Ramblers keep a weather eye as Peak Park hits 60

From left Terry Howard (Sheffield Ramblers), Matt Croney (Peak Park head of property) and Bill Gordon (North Lees estate warden) at North Lees. photograph peak District National Park Authority
From left Terry Howard (Sheffield Ramblers), Matt Croney (Peak Park head of property) and Bill Gordon (North Lees estate warden) at North Lees. photograph peak District National Park Authority

SHEFFIELD Ramblers will set off from the town hall on Sunday at the start of celebrations to mark the 60th anniversary of the Peak District national park.

They will walk about eight miles through the city centre and suburbs before reaching moorland and their destination of Wyming Brook, which is within the park.

“From the moors above Wyming Brook we should be able to look back on parts of the city which remind us of the need to look after everything we have and enjoy,” says Terry Howard, who chairs the Ramblers.

For while the group wants to commemorate the Peak District becoming the first national park– on April 17, 1951 – after campaigning by ramblers and other countryside lovers to protect land from development and to ensure public access, it believes new potential threats are on the horizon.

“Although a celebration walk, it also raises the issues of where our national parks are going, particularly because of the savage budget cuts which are challenging their very purpose and existence,” says Terry.

“Already several areas of the Peak District, which were acquired for public benefit, have been disposed of, with more to follow.

“However, it may not be all bad news if we are aware of such disposals and make sure, like our campaigning predecessors, that new managers of such land understand and respect people’s need and continue to manage these assets for the benefit of wildlife and everyone.”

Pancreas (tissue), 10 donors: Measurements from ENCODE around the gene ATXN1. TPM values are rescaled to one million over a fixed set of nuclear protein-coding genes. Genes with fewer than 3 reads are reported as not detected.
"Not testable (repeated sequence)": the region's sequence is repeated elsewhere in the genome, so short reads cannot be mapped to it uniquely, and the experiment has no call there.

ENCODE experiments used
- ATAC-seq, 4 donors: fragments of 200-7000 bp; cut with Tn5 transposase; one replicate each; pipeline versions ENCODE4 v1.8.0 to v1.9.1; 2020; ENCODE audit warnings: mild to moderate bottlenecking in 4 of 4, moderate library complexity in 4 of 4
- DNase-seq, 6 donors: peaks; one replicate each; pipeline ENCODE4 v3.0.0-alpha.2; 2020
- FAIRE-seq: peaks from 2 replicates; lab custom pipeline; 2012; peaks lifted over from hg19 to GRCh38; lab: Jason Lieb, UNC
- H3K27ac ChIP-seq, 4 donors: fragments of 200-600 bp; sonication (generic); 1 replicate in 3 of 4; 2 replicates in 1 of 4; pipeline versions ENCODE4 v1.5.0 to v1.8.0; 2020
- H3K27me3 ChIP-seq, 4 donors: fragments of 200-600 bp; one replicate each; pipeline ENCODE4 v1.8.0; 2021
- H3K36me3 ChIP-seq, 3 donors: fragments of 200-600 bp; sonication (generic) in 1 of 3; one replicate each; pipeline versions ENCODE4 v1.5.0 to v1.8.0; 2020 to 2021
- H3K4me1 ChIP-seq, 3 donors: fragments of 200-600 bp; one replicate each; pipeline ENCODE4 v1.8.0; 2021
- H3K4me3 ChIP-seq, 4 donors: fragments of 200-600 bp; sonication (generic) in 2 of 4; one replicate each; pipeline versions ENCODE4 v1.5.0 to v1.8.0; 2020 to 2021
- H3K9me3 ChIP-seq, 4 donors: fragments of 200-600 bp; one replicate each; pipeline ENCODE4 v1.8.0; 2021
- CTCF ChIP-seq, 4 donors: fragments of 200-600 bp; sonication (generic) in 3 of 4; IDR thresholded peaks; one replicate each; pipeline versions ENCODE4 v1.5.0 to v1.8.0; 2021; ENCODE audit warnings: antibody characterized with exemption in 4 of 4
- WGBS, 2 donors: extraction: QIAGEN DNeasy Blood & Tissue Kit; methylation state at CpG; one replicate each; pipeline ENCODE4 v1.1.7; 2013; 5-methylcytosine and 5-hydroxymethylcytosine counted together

The group is committed to keeping a watching brief on developments locally and nationally to try to ensure hard-fought freedoms are not threatened.

It points to the furore over the Government’s proposed sale of Forestry Commission land and is monitoring the impact of spending cuts on authorities such as the Peak Park.

So far the Ramblers have not raised objections to local initiatives such as the proposed transfer of the running of Losehill Hall conference and residential centre at Castleton to the Youth Hostel Association and the management of the Eastern Moors near Sheffield, which includes the walking and climbing areas of Curbar, Froggatt and Birchen Edges, to the National Trust and Royal Society for the Protection of Birds.

But it is keeping an eye on any similar agreements affecting areas such as The Roaches in North Staffordshire and the Stanage and North Lees estates near Sheffield. Eight organisations have already expressed an interest in leasing or buying The Roaches and public consultation is being held.

The Peak District National Park Authority says other organisations may have more resources than itself but insists it will only hand over land if it is satisfied on issues such as conservation, recreation and public access.

It has to respond to a 28.5% Government budget cut over the next four years, coming up with an action plan to save more than £446,000 in 2011-12.

Priority is being given to protecting essential services, developing partnerships, promoting voluntary work, generating more income and making efficiency savings.

As the 60th anniversary approaches, the authority will be holding a series of free ranger guided walks over the weekend of April 16 and 17.

The Friends of the Peak District are holding a 60th birthday walk – a ‘Diamond Dawdle’ – starting and ending at Thornbridge Hall, near Ashford-in-the-Water, on April 16, with a choice of 7.5 and 15 mile routes.

Meanwhile Sheffield Ramblers will leave the town hall steps – near a plaque commemorating campaigns to secure public access to the countryside – on Sunday at 10am. It will head for Trippet Lane, Weston Park, Crookesmoor, Crosspool and Redmires Moors on the way to Wyming Brook.

Walking boots, rainwear, lunch, a drink and some walking experience are being recommended – and no dogs, as part of the route is closed to them.

The group has about 1,200 members and the number is increasing, says Terry. “The growth is with young people.”